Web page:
"That's pretty much my style anyway," Moyer said. "To me, it's regaining the feel, the timing, the tempo. I like
that challenge of pitching without all your pitches, because it forces you to be creative. And the hitters will tell you
what kind of stuff you had."
"Even though [pitching] isn't new, it is new. It's getting back on the bike again."
Manager Charlie Manuel is fine with Moyer talking about his first spring outing with the same competitive fire as if it were September.
"I wish everyone talked like that," Manuel said.
As expected, Kyle Drabek's first big-league Spring Training ended on Thursday, when the right-hander was optioned to the Minors so he can begin working out with pitchers and catchers at the Carpenter Complex.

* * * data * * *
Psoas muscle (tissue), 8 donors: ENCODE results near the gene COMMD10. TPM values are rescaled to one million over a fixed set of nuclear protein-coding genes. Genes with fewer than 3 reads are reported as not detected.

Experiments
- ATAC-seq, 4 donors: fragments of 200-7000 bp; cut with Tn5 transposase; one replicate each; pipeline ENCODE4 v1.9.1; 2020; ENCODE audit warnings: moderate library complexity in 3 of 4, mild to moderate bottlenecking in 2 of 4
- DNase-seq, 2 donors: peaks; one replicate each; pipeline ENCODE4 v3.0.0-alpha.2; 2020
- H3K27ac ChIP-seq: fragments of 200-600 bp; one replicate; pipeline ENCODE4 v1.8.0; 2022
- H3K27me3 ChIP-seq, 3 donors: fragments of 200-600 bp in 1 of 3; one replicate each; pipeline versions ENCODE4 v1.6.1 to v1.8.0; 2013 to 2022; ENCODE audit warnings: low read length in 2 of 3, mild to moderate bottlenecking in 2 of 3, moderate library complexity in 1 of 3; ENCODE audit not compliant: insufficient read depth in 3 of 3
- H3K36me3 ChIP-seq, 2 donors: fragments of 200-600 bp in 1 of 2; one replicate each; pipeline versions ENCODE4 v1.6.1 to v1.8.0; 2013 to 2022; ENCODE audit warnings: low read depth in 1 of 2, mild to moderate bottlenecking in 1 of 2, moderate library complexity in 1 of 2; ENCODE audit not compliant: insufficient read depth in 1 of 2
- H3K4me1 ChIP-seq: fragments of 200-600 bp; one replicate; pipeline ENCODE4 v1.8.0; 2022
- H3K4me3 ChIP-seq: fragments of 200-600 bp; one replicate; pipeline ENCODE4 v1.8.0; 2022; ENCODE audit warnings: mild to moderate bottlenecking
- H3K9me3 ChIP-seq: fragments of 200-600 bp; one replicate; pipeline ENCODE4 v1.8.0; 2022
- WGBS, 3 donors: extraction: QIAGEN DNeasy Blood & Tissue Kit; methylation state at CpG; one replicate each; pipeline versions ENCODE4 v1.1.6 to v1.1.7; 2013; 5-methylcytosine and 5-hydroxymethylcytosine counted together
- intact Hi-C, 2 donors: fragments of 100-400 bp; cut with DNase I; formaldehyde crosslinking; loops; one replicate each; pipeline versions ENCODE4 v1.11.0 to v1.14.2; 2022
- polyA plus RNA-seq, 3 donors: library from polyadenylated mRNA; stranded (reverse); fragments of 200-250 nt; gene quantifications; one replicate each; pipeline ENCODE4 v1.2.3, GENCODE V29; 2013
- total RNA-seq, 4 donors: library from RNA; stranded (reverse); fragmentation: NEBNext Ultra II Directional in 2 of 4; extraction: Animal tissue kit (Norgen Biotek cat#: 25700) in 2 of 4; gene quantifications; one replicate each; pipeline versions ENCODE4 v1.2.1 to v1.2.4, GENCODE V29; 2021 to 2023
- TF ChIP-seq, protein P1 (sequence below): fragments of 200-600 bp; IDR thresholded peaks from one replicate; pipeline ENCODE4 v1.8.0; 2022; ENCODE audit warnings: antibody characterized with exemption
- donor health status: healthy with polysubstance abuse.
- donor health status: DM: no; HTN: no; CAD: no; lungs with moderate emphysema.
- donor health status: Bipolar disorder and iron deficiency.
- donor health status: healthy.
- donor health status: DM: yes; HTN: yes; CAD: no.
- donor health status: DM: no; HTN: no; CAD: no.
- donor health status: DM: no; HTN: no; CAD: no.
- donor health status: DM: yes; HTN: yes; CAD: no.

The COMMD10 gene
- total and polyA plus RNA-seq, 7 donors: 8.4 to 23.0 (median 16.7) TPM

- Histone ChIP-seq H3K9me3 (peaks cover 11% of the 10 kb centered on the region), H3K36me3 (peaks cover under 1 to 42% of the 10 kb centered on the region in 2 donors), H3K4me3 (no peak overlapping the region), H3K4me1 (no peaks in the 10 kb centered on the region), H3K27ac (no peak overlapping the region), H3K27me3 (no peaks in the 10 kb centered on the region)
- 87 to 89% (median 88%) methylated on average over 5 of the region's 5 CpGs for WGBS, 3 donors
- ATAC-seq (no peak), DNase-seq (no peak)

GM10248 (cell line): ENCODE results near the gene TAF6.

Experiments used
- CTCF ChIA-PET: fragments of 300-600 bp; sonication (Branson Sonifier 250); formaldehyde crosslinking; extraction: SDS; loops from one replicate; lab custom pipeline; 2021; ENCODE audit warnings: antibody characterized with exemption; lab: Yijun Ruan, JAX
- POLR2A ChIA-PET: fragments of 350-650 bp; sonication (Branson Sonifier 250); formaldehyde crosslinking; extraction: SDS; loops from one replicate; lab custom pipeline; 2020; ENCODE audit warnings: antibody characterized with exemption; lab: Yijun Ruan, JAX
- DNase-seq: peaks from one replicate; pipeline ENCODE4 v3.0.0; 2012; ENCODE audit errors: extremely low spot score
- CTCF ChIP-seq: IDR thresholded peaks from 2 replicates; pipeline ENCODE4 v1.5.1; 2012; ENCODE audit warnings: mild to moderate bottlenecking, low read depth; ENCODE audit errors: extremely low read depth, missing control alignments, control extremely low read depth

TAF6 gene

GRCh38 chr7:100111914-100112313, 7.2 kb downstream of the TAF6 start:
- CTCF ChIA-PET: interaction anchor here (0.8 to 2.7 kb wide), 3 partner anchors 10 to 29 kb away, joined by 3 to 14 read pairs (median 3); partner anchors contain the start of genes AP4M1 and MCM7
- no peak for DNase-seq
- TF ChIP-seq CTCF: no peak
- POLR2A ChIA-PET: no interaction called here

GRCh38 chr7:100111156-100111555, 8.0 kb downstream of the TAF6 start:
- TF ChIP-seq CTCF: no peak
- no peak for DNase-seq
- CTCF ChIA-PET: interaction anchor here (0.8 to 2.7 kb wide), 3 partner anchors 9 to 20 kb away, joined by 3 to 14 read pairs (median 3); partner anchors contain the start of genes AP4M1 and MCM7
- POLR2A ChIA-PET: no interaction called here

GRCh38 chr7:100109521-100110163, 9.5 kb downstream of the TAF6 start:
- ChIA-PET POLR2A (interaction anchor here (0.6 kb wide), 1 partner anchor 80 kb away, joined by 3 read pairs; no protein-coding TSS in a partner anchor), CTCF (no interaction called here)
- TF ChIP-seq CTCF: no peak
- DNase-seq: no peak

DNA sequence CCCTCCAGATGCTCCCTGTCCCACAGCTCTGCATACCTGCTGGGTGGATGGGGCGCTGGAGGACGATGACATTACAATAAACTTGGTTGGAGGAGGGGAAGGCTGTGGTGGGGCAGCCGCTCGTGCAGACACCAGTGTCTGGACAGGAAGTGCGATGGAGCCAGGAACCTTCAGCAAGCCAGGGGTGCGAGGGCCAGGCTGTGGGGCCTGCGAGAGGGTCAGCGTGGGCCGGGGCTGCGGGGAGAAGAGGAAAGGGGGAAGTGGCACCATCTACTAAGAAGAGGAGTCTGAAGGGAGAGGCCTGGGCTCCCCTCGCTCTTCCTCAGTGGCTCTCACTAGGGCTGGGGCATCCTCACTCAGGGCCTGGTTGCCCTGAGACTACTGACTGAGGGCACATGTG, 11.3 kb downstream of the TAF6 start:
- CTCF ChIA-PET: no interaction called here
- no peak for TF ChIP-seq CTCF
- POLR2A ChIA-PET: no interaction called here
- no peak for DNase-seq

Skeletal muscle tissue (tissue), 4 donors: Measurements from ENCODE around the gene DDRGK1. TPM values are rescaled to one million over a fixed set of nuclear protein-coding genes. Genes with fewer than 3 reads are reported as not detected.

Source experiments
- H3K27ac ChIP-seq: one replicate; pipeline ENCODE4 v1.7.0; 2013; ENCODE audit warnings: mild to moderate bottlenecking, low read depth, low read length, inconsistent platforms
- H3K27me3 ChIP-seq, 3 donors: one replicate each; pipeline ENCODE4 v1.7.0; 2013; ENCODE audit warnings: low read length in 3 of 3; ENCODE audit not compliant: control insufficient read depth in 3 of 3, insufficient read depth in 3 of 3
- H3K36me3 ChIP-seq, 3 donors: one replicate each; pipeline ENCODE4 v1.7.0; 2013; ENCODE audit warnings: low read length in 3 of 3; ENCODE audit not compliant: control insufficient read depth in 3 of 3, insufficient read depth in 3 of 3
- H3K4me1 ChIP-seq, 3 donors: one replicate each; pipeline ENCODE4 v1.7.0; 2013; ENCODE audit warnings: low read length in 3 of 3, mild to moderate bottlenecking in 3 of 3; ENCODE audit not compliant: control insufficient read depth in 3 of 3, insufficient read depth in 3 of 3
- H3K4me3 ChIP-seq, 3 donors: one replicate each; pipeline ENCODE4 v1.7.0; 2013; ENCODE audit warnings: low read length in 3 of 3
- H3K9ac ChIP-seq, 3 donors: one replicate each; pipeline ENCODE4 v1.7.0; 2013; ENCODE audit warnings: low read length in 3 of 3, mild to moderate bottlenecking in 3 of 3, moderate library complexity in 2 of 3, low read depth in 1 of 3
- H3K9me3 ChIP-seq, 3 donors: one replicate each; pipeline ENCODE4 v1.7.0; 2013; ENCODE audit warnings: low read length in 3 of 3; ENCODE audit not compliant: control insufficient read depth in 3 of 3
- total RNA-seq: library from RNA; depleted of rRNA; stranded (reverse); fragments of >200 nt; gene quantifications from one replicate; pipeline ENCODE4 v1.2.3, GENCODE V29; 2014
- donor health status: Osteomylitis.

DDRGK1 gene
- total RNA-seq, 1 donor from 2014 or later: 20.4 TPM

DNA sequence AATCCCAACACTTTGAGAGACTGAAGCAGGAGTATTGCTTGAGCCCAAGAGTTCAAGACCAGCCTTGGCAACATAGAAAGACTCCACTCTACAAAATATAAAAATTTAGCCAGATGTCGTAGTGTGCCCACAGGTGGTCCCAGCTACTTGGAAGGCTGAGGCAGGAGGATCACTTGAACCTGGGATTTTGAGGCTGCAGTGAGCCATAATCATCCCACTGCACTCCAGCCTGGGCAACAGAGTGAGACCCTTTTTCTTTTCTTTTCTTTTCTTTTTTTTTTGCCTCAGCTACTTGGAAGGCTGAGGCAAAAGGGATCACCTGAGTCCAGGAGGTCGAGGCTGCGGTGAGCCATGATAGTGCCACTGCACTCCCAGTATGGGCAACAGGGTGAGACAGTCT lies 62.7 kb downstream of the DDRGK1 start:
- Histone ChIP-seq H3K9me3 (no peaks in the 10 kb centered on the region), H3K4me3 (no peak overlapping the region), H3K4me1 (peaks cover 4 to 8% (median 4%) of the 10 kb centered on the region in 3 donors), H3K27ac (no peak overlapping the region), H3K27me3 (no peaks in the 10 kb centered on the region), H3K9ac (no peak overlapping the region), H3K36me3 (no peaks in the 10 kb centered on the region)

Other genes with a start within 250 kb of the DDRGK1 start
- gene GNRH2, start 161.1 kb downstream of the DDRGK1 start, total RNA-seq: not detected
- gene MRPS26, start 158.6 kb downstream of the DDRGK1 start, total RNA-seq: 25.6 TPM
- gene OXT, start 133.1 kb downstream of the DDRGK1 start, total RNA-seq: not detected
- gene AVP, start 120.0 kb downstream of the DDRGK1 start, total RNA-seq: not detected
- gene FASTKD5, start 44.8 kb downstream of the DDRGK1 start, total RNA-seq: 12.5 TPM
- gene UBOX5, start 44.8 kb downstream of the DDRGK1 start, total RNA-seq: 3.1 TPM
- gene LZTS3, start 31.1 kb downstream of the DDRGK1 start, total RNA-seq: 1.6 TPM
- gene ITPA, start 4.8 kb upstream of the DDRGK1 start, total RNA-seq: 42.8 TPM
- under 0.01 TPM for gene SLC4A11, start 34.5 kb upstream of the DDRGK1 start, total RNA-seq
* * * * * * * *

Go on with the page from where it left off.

Because of his contract, Drabek spent two weeks in big-league camp, soaking up knowledge from veterans Moyer and Brett Myers. The culmination of his camping experience came on Wednesday night, when the 2006 first-round draft pick started against Florida State University. He gave up a leadoff home run, but lasted two innings, allowing two runs.
"Hopefully, I can get up to the Majors as fast as possible," Drabek said. "These two weeks [in big-league camp] were great. Everyone's helped me out."
Drabek first needs to harness his electric fastball. The Phillies are hoping he shows enough in Minor League camp
to warrant him heading to Class A Lakewood. If not, he could remain in Clearwater for extended Spring Training, then join either Lakewood or short-season Class A Williamsport.
Howard saga to end:
One way or the other, Ryan Howard should be a signed player by the close of business on Friday.
Beginning Friday, teams may renew contracts for any unsigned players, and Howard is the only Phillie who fits that